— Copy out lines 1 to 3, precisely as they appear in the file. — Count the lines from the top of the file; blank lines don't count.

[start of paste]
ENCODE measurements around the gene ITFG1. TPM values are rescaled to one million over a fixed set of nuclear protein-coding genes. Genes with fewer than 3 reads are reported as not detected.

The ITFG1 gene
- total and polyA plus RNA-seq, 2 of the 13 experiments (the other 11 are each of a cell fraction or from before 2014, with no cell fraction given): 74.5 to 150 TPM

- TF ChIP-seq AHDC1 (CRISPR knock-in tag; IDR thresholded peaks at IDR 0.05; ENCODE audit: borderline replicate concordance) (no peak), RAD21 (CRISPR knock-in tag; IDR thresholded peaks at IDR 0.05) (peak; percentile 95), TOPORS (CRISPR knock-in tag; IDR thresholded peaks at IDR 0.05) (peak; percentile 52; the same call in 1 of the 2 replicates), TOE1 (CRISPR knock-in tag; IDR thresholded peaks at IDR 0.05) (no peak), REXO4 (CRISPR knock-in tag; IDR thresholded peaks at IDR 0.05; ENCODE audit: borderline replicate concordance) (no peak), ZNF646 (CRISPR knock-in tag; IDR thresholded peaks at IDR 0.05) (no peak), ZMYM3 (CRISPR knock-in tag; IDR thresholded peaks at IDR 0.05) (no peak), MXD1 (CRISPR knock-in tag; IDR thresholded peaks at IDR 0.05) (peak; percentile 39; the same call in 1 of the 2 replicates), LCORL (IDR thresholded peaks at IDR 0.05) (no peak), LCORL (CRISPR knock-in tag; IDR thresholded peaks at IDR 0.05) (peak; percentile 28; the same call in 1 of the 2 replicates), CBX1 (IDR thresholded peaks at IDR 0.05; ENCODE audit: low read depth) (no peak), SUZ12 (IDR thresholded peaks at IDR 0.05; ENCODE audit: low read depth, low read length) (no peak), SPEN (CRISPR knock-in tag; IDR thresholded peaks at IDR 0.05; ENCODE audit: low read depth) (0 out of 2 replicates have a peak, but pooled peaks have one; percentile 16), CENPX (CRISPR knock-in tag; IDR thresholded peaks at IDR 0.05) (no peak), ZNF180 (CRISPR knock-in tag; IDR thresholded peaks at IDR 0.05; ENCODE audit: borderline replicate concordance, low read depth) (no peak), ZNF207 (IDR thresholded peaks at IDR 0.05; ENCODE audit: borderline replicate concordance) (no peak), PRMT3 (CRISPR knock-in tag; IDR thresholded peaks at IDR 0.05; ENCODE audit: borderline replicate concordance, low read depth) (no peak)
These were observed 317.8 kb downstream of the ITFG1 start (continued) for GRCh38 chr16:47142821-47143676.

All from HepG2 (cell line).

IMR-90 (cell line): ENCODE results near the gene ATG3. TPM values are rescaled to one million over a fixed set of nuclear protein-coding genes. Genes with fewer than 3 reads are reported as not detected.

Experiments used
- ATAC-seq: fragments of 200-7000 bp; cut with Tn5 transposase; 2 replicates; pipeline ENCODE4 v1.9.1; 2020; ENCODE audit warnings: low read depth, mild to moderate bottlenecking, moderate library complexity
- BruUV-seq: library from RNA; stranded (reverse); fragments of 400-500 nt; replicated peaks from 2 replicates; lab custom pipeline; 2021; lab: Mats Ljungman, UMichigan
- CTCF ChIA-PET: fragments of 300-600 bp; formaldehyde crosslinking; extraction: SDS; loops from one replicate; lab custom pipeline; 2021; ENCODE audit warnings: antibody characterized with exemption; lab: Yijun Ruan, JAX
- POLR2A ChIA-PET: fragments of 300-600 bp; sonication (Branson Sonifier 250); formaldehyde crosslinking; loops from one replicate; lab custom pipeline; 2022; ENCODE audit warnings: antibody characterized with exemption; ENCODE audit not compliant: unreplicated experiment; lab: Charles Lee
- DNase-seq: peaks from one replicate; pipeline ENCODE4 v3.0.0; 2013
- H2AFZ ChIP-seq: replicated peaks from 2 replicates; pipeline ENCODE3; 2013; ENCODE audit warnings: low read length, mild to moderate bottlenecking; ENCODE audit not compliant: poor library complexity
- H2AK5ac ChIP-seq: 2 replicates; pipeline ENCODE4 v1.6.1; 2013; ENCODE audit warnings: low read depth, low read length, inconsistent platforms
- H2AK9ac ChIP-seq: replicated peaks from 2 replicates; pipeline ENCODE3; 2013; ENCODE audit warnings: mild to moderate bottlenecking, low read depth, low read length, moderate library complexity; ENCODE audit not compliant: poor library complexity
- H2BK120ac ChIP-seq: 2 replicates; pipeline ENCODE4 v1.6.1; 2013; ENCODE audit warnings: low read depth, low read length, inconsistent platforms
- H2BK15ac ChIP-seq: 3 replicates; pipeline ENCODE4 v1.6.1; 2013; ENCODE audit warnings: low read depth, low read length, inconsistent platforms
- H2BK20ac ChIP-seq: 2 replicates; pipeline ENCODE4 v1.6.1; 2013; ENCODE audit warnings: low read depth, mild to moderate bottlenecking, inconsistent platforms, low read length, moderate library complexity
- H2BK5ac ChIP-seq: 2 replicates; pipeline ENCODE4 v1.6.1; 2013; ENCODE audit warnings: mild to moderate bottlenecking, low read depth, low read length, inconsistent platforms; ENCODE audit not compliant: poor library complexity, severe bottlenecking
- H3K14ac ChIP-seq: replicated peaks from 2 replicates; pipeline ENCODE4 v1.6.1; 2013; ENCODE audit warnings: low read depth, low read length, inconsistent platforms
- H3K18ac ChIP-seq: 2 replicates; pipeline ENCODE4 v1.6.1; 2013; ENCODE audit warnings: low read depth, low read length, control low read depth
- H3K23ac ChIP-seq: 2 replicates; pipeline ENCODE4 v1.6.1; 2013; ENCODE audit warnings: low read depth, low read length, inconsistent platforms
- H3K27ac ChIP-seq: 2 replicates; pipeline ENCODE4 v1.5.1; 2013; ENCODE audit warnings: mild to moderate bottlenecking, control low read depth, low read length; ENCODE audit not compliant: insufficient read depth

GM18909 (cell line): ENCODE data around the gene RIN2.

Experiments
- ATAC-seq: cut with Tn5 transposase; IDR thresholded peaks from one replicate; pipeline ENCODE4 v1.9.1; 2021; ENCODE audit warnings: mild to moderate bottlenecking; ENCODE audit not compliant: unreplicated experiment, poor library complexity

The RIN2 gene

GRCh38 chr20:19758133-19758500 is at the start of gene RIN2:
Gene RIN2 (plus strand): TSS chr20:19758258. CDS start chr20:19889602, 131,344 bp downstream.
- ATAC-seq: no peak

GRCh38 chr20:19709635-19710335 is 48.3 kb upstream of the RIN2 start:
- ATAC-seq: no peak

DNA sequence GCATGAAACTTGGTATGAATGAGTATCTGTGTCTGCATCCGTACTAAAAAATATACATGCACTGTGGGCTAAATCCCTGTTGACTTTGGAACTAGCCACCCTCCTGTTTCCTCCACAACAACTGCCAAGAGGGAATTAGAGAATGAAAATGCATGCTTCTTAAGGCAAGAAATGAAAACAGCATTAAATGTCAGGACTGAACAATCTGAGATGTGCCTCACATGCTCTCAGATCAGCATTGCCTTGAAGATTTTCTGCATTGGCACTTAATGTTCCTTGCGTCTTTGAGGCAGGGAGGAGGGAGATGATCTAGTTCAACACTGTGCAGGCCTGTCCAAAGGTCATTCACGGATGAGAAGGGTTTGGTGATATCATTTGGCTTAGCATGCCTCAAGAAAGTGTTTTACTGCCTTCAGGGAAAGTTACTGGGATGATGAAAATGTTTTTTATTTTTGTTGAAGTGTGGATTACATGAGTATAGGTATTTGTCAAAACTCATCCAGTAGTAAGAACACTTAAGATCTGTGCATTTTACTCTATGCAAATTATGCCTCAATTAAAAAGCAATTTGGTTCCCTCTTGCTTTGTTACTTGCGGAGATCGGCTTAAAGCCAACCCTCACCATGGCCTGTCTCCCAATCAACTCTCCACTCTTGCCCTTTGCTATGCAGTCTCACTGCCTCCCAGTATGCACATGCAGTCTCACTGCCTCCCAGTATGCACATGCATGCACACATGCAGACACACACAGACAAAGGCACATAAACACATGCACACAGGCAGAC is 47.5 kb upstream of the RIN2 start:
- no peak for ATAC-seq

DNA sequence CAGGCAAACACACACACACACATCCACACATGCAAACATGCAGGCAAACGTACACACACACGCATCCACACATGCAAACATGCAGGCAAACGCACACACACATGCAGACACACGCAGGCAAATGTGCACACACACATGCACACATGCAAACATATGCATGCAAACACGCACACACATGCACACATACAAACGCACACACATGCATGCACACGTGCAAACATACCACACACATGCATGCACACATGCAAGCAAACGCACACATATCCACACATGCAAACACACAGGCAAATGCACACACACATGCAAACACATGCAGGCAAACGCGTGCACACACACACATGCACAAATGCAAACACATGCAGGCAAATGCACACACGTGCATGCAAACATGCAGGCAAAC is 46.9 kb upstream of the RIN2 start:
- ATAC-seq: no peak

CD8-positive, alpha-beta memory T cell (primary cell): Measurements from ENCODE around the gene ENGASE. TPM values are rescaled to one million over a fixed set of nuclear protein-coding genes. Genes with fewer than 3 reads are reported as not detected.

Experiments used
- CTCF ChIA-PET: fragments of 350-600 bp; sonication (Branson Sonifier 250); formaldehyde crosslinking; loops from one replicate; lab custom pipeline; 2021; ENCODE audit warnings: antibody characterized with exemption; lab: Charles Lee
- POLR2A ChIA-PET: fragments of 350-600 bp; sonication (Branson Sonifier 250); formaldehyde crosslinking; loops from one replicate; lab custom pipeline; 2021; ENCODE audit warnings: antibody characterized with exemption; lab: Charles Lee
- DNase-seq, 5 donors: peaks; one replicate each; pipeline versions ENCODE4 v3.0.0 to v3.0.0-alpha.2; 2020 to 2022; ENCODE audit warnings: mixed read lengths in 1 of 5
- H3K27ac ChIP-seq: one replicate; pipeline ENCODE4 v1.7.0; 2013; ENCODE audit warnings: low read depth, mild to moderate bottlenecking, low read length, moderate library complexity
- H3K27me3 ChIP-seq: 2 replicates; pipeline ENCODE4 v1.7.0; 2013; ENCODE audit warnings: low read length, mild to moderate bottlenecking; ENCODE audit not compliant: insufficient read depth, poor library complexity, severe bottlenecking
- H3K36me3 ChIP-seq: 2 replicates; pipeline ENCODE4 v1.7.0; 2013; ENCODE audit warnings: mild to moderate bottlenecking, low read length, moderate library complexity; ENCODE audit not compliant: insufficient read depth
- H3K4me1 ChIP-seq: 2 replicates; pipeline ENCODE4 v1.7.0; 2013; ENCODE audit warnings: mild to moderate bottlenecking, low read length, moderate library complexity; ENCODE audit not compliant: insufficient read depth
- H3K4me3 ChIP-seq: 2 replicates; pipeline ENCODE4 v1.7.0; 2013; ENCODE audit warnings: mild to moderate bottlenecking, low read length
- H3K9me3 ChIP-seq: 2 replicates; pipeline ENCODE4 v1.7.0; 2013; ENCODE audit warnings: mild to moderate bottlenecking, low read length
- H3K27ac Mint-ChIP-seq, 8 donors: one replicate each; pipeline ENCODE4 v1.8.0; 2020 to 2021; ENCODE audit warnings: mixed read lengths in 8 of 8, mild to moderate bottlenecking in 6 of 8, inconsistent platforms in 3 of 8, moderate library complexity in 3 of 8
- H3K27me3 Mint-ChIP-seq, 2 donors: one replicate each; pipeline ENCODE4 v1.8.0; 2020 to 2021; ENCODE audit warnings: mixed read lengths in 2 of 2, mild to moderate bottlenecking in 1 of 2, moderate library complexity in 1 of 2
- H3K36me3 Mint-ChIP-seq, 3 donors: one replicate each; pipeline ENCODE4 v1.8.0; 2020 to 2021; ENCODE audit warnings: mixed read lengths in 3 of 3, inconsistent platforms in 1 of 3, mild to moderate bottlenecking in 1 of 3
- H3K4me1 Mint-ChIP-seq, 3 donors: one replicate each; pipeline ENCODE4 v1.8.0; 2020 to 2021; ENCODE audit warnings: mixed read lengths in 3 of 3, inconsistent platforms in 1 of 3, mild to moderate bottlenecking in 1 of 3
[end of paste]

ENCODE measurements around the gene ITFG1. TPM values are rescaled to one million over a fixed set of nuclear protein-coding genes. Genes with fewer than 3 reads are reported as not detected.

The ITFG1 gene
- total and polyA plus RNA-seq, 2 of the 13 experiments (the other 11 are each of a cell fraction or from before 2014, with no cell fraction given): 74.5 to 150 TPM